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Volume rendering in radiology: some new videos

category: general [glöplog]
looks like an ASD demo without the progrock soundtrack!
an octree would need to be calculated (on the cpu?) each time the threshold changes. And that would have some real effect (probably as in 2,3x faster) if the datasets were really sparse (they are sometimes, but not always).

I remember reading a fairly old paper on optimizations for direct volume rendering of medical data (back in the days when it was pretty impossible to do all that in interactive framerates) quoting 30-50% framerate increase which I now believe is not worth the effort (and the memory overhead, which is my only concern at the moment). I have a scheme for space skipping similar to one employed by iq (distance functions) which I use in a situation where the threshold in surface reconstruction is fixed. This gives me a speed up of 2x - 'just buy a faster card' :-)
added on the 2009-12-20 19:59:06 by Navis Navis
Navis: That's why I said min/max octree. If my general understanding is right that you've got a voxel field full of numbers and simply compare against a threshold to determine where the surface is, you don't need to recalculate anything - just store the minimum and maximum values of the eight children in the parent node. That way all compare operations can easily traverse the octree down to the lowest level without too much hassle.

IMHO the advantage isn't so much the modest performance increase but the fact that it should (at least in my mind :) be possible to go to maximum raymarching resolution without too much effort. That'd at least remove all the too-small-to-hit artifacts :)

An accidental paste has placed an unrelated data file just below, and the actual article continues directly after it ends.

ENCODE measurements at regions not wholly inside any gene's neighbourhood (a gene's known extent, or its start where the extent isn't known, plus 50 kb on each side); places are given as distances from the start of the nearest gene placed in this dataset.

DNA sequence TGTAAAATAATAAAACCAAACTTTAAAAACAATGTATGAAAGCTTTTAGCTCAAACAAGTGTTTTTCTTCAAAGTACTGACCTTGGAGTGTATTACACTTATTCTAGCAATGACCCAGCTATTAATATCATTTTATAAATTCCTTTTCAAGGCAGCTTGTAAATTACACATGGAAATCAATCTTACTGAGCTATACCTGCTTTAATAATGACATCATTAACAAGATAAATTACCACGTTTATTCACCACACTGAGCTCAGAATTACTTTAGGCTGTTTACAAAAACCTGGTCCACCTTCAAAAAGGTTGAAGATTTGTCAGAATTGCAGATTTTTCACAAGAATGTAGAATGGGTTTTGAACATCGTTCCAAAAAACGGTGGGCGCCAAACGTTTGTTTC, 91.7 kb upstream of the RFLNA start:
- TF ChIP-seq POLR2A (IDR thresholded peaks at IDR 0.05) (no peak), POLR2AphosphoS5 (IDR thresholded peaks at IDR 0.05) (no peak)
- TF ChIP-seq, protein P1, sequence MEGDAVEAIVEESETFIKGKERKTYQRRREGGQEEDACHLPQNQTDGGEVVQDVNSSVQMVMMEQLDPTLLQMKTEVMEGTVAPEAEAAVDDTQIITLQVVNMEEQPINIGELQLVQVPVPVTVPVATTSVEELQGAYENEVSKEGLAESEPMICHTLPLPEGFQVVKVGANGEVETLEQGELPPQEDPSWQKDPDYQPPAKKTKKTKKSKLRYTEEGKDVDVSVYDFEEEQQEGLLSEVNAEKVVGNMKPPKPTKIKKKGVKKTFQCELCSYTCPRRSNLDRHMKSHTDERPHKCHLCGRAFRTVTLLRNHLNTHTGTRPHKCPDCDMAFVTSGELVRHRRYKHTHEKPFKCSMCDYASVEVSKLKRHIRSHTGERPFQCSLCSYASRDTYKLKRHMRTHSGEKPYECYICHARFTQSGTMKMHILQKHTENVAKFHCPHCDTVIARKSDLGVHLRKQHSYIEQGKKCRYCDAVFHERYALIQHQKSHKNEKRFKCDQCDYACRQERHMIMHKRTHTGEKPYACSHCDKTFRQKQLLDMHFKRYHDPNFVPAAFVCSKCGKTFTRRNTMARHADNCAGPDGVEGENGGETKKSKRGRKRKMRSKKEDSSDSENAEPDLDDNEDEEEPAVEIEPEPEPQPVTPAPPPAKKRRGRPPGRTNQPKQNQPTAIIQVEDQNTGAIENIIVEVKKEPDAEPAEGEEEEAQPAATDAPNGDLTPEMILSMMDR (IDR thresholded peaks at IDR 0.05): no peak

added on the 2009-12-20 22:22:04 by kb_ kb_
Navis: I think it's worth trying some alternative controllers. If you show it using a standard keyboard + mouse, it looks the same as everyone else's product (well, from this angle at least). If you show it using something a bit more intuitive, different + cool, it makes the product seem more exciting and new. It might be a cheap gimmick, but first impressions do count and this could add some extra impressiveness :)

The space navigators are reasonably cheap + have a good reputation (not tried on personally), a multi-touch screen would be really cool but more pricey (and it'd need some UI work I bet). If you want to play with multitouch, get an ipod touch - there's an app for it which will let you use it as a touch controller, sending data via OSC.

With any of those, I'd say it's probably more important that it looks cool and easy to use rather than actually being so ;)

Btw, I reckon the next level for this stuff will be realtime data so you have a live view of the patient in 3d. Is it possible yet?
added on the 2009-12-21 12:08:56 by psonice psonice

The space navigators are reasonably cheap + have a good reputation (not tried on personally)

Try one. Even the cheapest model is excellent.
added on the 2009-12-21 13:31:25 by hollowman hollowman
(I had written a long post but the monster of pouet has eated it. Damn it)

Anyway, the zest:

kb_: I think that an octree is a good idea for visibility determination on large datasets that wouldn't fit all in memory. Currently my scheme will guarantee that each voxel along the raycasting line is sampled. I can drop that to x0.5 (one every two) and still get fine results in 95% of cases with CT. It doesn't look that good when I change the threshold on the fly *while navigating*, hence the aliasing in some of the videos.

psonice/hollowman: It is in my shopping list this gadget. It is just that sometimes it is hard to change how the industry works (which reminds me of people still using norton commander because they've been doing that for the past 20 years).

Since people have been asking me to give a bit more insight on the workings of the raycaster I'll do that soon in another post.
added on the 2009-12-21 20:26:17 by Navis Navis
Here's an open source spacenavigator driver:

added on the 2010-01-19 22:39:40 by Salinga Salinga
hey ! megathanks.

added on the 2010-01-19 22:45:53 by Navis Navis


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